Newest UToledo Astronomer Advancing Discoveries Amidst Coronavirus Upheaval

December 9, 2020 | Research, UToday, Natural Sciences and Mathematics
By Christine Billau

In the coming decade, a new window into the first billion years of the universe will be opened when more powerful instruments are deployed including the James Webb Space Telescope and Earth’s first 30-meter-class ground-based telescopes.

Dr. Eli Visbal, assistant professor of astronomy at The University of Toledo, and his research group are working to develop the theoretical models necessary to guide and interpret these observations.

The National Science Foundation awarded Visbal a $227,367 grant to develop a new theoretical framework to predict when and where the first stars formed throughout the very early universe.

Assistant professor of astronomy at The University of Toledo, Dr. Eli Visbal makes theoretical predictions with paper-and-pencil calculations and numerical simulations run on supercomputers.

In the middle of the coronavirus pandemic, Visbal also published an article titled “The Assembly of the First Massive Black Holes” in the Annual Review of Astronomy and Astrophysics.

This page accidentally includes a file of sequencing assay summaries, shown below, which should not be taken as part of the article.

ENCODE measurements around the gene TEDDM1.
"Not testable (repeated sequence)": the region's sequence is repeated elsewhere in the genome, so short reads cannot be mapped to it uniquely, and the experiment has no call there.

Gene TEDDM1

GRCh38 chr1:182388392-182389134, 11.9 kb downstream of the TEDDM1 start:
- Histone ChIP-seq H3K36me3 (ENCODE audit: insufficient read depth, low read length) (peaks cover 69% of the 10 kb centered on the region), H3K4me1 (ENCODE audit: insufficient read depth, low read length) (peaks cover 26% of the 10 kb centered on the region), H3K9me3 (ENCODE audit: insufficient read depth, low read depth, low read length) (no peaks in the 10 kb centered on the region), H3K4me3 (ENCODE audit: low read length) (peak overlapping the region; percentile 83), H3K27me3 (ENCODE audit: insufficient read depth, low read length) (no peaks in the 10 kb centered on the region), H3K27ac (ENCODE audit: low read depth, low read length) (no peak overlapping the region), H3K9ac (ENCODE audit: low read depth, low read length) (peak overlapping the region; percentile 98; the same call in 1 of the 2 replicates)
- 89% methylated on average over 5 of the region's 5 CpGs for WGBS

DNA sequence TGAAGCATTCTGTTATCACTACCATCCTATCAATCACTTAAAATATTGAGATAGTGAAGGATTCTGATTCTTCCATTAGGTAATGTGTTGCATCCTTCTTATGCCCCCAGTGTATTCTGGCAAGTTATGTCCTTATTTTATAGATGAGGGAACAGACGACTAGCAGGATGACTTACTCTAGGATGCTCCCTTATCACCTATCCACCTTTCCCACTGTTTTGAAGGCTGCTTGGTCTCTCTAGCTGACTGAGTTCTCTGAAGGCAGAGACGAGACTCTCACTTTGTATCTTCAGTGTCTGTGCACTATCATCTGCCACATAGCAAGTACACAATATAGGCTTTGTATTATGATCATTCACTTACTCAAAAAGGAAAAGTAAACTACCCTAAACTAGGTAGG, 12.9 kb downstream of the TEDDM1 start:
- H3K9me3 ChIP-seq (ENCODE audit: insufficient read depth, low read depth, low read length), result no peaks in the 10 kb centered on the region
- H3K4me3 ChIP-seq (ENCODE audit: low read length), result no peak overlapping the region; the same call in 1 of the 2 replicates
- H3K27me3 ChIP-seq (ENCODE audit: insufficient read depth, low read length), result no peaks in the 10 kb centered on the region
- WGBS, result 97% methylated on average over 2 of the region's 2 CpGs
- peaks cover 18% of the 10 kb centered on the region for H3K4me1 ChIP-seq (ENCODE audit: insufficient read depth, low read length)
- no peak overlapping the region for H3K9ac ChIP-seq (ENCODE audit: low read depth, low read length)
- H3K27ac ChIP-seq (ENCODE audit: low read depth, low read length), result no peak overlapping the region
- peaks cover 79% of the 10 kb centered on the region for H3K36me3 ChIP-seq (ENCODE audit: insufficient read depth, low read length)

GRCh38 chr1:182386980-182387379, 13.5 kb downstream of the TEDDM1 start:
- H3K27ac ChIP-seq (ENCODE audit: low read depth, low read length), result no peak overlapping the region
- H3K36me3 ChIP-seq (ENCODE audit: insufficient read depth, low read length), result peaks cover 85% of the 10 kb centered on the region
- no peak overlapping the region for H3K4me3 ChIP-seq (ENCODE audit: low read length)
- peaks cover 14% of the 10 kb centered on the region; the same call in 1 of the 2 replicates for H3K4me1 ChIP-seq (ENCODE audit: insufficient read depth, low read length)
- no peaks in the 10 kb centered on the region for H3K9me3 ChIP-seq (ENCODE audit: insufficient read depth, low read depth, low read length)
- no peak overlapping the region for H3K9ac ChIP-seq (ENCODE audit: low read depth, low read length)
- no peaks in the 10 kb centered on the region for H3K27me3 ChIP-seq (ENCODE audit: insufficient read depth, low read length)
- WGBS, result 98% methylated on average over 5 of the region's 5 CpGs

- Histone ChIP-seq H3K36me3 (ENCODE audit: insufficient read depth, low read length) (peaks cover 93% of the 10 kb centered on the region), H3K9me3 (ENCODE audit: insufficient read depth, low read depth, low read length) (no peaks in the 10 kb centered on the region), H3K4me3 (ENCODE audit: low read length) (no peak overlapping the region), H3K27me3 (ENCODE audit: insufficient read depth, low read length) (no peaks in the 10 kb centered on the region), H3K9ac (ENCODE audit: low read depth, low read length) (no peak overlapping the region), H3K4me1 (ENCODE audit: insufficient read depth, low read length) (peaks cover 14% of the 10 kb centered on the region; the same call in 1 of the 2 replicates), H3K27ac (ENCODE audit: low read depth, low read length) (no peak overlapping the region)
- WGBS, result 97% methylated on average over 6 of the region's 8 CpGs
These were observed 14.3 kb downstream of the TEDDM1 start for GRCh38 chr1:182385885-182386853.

“Annual Review articles summarize an entire field and are typically written by leaders in that field,” said Dr. Michael Cushing, professor of physics and astronomy and director of UToledo Ritter Planetarium. “That Dr. Visbal was an author on one of these articles speaks to his exceptionalism as a scientist.”

Visbal is a theoretical astrophysicist, not an observer. He makes theoretical predictions with both paper-and-pencil calculations and numerical simulations run on supercomputers that can be used to interpret observational data.

Key questions Visbal’s research group seeks to answer include:

•  What were the properties of the first stars and galaxies?

•. How did the first supermassive black holes form?

•  How did the first galaxies impact the intergalactic gas surrounding them?​

The universe is 14 billion years old, and Visbal’s work focuses on understanding the transition from simplicity to complexity in its first billion years.

“Observations indicate that the universe shortly after the Big Bang was exceedingly simple,” Visbal said. “It consisted of a nearly uniform expanding medium of neutral gas, dark matter and radiation. In contrast, things were much more complicated only a billion years later. We observe that galaxies comprised of huge numbers of stars have formed by this time.”

Visbal was born and raised in Ohio just outside of Dayton. He earned his Ph.D. in physics at Harvard University and his bachelor’s degree in physics at Carnegie Mellon University. Before arriving at UToledo in September 2019, he was a postdoctoral fellow at Columbia University and the Flatiron Institute in New York.

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